MYTH: Title insurance claims are rare.
FACT: The title industry paid $1000 million to resolve claims in 2012.
MYTH: Title problems hardly ever happen.
FACT: 1 out of every 3 title searches reveals a problem with the title.
MYTH: Title insurance costs too much.
FACT: A one-time fee protects homeowners for as long as they own their home.
Today more than ever, consumers are reminded that in order to have peace of mind, they should purchase an owner's title insurance policy whenever they buy a home. This is especially true when buying a property that has been foreclosed. Anyone who purchased an owner's title insurance policy when they acquired a foreclosed property will be protected if ownership issues arise due to a lender's foreclosure documentation practice. An owner's policy provides assurance that your title company will stand behind you if a covered title problem arises after you buy your home. The bottom line is that your title company will be there to pay valid claims and cover the costs of defending an attack on your title. Title Insurance compensates and provides legal representation to real estate owners and lenders against any financial loss that might arise because of undisovered liens, encumbrances or defects in the title to the property. These defects can result in total losses, where a defective foreclosure or forgery means legal title is not actually conveyed, or they can result in partial losses where a neighbor's garage encroaches on the insured property.
There are two basic types of title insurance policies:
A Lender's Policy, usually based on the dollar amount of the loan, protects only the lender's interest in the property should a problem with the title arise. A loan policy insures the lender and remains in effect for the life of the loan. In the event the loan is refinanced, the lender will normally require a new policy. The cost of the lender's title insurance policy on a refinance could be reduced if the borrower produces a copy of their owners title insurance policy.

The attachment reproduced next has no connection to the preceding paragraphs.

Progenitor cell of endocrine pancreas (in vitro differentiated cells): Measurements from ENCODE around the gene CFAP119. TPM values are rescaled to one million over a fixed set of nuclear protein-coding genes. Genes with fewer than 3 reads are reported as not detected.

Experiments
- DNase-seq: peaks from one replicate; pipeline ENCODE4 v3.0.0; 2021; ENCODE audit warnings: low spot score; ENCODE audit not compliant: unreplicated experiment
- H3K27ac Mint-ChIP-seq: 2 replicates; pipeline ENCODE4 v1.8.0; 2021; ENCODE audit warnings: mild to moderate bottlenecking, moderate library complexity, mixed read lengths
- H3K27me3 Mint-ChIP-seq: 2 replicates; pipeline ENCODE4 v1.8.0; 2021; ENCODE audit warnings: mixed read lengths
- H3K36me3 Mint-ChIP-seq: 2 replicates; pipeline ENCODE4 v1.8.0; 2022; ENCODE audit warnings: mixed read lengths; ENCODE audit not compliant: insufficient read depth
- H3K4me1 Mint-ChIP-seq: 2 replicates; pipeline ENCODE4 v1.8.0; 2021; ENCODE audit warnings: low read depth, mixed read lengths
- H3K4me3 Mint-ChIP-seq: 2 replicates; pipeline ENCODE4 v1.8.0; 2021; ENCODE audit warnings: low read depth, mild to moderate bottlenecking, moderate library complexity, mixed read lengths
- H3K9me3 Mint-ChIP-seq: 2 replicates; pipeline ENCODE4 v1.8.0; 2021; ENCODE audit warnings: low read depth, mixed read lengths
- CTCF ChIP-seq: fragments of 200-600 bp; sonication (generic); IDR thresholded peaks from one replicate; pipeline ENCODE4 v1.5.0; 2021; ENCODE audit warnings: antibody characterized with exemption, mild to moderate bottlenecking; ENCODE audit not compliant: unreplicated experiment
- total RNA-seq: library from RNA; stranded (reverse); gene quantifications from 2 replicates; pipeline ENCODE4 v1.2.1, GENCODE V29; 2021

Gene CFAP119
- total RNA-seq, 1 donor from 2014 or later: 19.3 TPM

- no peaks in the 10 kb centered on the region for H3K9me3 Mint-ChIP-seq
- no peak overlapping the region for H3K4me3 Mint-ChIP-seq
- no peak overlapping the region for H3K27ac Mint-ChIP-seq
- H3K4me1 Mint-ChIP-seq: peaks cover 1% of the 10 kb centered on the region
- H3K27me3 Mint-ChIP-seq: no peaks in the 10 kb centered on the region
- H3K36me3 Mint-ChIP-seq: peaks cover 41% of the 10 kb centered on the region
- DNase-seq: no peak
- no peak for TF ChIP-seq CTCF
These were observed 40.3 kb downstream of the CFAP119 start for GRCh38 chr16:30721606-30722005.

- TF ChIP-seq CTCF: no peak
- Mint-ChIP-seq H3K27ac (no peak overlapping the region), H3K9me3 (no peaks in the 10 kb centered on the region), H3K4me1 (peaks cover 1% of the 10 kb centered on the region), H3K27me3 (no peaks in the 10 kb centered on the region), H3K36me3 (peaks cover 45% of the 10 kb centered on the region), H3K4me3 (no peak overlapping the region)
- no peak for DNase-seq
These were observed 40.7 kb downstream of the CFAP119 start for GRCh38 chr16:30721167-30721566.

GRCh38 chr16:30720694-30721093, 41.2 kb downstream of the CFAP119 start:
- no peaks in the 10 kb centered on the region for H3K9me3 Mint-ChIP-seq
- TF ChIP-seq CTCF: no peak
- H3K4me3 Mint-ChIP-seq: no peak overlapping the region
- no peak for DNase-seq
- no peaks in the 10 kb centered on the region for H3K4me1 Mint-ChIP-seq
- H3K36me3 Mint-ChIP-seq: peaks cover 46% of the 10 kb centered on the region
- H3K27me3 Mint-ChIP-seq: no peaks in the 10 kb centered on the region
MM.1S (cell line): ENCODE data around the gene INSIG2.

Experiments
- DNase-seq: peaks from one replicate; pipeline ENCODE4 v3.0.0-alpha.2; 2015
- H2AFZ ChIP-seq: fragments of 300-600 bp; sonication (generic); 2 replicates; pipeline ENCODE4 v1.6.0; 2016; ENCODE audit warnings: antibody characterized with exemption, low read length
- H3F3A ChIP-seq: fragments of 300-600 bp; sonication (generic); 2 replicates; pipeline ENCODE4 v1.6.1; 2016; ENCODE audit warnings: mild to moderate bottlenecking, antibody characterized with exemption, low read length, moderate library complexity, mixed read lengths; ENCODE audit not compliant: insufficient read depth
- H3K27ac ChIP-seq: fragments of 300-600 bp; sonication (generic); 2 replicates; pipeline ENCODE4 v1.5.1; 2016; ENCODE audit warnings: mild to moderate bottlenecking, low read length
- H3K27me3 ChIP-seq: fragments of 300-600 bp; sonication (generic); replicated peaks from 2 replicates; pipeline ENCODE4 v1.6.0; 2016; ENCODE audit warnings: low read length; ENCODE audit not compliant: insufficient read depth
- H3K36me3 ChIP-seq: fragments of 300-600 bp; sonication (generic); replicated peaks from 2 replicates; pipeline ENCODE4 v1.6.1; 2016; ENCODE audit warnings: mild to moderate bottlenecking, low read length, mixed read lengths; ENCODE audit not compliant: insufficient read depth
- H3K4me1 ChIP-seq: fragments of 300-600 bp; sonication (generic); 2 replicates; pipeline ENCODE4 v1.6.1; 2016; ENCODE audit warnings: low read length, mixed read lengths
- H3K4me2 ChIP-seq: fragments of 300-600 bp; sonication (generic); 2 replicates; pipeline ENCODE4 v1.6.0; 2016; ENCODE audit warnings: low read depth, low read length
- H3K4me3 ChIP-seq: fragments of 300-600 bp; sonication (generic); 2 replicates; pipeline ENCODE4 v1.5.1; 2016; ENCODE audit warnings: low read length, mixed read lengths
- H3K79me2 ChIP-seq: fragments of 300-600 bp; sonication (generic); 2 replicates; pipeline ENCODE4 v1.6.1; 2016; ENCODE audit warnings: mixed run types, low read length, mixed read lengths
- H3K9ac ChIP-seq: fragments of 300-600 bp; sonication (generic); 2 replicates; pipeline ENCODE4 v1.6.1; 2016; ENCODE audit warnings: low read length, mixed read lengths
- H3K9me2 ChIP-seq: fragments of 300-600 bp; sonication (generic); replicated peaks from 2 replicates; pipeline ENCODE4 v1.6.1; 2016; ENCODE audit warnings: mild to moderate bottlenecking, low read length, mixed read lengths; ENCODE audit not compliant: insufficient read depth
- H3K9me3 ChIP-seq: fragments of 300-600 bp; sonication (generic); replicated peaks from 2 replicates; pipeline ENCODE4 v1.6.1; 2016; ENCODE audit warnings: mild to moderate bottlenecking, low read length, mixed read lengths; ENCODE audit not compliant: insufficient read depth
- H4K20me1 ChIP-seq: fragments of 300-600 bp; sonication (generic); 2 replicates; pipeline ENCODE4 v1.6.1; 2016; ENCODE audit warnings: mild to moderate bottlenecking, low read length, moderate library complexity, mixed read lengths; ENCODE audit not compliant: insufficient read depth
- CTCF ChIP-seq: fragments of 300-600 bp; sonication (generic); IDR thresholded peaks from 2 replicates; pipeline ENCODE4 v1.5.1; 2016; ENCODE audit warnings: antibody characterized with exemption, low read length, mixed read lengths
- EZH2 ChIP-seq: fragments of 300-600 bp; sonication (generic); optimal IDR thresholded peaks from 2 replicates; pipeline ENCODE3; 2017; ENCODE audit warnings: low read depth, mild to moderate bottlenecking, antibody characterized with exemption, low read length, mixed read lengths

A Owner's Policy, usually based on the home's purchase price, protects only the homebuyer's interest in the property should a problem with the title arise. An Owner's policy will provide protection against ownership challenges, errors or omissions in deeds, mistakes in examining records, missed liens, forgery and undisclosed heirs, among other things. Unlike most other types of insurance, you pay a one-time premium at the time of your home purchase for coverage that continues as long as you or your heirs own the property.
The list below outlines a few of the more common defects that can cause loss of title or create an encumbrance on title and are covered by title insurance: